SPENDING two weeks in India soaking up the culture, tasting delicious authentic dishes and taking in the country's beautiful landscape sounds like an amazing holiday, unless of course you spent those two weeks within a three-wheel motorized rickshaw that makes a Smart Car look like a luxury SUV.
That is exactly how North Vancouver resident Tristan Sawtell will be spending his vacation this summer.
Sawtell, 28, is an investment advisor with TD Waterhouse, and he will be competing in Mumbai Xpress - a two-week, 1,900-kilometre race across India - to raise money for charity. Sawtell hopes to raise $10,000 for Round Table India, a charity dedicated to helping children and teens in India receive better education and find better employment opportunities.
"This is what I'm doing with my summer vacation and I doubt that it will be in any way relaxing," said Sawtell. "I think it is going to be incredibly intense and arduous, but that is all a part of the spirit of the race and it should be an incredible experience and hopefully very rewarding."
The race will begin in Mumbai and participants will travel 1,000 km south before the course veers east for an additional 900 km. The race will end in the city of Chennai, on India's eastern seaboard.
Throughout the course of the race Sawtell will have to endure 40-degree heat (with no air conditioning), the chaos that is India's traffic and the general fatigue of lengthy travel. Oh, and there is that other issue: the rickshaw that may cease to operate at any moment.
"Apparently the quality of the rickshaws are so low that it may not make it to the end, only the wheels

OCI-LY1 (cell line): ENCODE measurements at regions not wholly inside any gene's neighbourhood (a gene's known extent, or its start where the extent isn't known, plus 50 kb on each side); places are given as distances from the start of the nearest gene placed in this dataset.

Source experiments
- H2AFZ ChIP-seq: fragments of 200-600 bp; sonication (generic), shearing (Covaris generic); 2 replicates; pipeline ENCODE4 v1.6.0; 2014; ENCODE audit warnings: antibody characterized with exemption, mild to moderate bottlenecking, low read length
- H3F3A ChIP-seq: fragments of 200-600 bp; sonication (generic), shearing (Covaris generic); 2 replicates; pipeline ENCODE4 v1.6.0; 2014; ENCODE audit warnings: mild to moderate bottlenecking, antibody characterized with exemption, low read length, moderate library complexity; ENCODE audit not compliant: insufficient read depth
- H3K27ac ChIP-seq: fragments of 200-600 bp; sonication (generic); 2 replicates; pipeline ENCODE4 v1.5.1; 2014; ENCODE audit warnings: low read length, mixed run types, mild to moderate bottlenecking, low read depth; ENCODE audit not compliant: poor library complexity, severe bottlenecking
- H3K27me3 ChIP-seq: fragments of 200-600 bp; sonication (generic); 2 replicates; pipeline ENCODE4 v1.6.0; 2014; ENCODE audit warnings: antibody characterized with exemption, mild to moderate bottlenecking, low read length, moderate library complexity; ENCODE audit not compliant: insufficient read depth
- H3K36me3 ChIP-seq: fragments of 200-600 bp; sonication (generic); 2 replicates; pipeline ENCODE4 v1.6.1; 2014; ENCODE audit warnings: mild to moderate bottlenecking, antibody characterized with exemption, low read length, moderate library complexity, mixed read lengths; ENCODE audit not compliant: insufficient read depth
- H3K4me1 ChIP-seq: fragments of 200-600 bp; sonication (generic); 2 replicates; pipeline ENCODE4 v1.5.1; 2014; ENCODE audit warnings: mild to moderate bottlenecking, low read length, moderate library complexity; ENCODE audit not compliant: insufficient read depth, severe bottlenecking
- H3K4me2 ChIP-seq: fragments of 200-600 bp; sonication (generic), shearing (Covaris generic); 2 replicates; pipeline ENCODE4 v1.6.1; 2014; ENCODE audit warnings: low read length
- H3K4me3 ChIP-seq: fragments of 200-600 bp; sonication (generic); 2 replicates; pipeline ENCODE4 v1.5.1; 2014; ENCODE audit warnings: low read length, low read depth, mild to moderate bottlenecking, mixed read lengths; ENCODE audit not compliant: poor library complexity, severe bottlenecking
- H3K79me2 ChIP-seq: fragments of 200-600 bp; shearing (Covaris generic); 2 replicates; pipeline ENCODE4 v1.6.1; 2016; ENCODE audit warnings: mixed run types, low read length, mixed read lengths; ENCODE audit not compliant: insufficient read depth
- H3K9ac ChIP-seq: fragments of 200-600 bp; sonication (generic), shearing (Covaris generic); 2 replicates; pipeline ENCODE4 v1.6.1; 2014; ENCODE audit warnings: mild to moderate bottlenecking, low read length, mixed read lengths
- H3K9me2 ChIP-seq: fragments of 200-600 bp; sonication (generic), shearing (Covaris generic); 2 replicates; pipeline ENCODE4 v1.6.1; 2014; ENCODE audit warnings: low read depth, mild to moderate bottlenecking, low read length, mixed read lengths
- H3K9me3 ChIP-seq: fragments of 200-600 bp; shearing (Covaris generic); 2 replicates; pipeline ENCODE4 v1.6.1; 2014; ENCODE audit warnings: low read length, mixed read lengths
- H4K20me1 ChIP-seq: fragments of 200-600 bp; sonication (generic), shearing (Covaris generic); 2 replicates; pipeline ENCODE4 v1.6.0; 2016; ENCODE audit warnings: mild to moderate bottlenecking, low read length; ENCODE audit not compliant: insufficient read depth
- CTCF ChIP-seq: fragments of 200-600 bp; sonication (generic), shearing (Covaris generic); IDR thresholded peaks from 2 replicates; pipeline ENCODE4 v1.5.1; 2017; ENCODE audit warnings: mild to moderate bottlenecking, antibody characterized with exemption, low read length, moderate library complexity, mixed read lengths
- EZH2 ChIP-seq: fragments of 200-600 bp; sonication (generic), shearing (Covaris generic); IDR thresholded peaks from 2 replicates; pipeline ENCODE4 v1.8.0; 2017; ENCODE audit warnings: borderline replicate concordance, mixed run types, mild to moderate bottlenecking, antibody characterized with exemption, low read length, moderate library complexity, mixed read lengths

will," he said. "You don't qualify as completing the race unless all three wheels make it across the finish line."
Sawtell admittedly doesn't have a large mechanical background, but lucky for him he won't be alone in India. Matthew Phillips, his friend and colleague at TD Waterhouse, will be accompanying Sawtell on the journey and it's Sawtell's hope that Phillips will be able to prevent the possibility of having to push their rickshaw across the finish line.
"(Phillips) has experience building and rebuilding engines, and a lot of mechanical knowledge," said Sawtell.
Together, Sawtell and Phillips are on pace to reach their goal of raising $10,000. The duo has yet to host any events, but they have found success in campaigning for their cause elsewhere.
"So far we have just been approaching friends and clients because if people want to help we are more than willing to take any kind of help that people can offer," said Sawtell. "We are trying to get in touch with people that we know the best and try to garner that support because it is a very interesting trip and the more awareness we can raise about it amongst our own circles of influences, then hopefully we can get more people doing the race down the road."
Sawtell also said that TD has been incredibly supportive and has jumped on board with their fundraising efforts.
"I have piles of shirts, pens and writing pads in my office because (TD) has given us their full support. Anything that we want, and that we can physically carry, they're happy to provide for us."
For the children and youth that Round Table India supports, the practical necessities required for education are a rare commodity. During the trip Sawtell and Phillips will be stopping in the various areas where Round Table India is working and will hand out their donated pens, writing pads and T-shirts.
The stops will probably make winning the race impossible, but that's not something Sawtell is worried about.
"It is a competition, and it would be nice if we won," said Sawtell. "But realistically it's about the charity so I would much rather come in an hour later than everyone and spend that extra hour meeting kids and dropping off things like T-shirts to the people we meet along the way."
Sawtell and Phillips will depart for Mumbai July 27 and despite the adversity that the trip will pose, they both are very excited.
"(We) really just want to step into it and just see what it has to offer and kind of just take in as much as possible. If there are bumps along the road we want to enjoy them and grow from the experience," Sawtell said.
Anyone that wishes to donate to their cause can contact Tristan Sawtell at 604-482-2512, or via email at Tristan.Sawtell@td.com.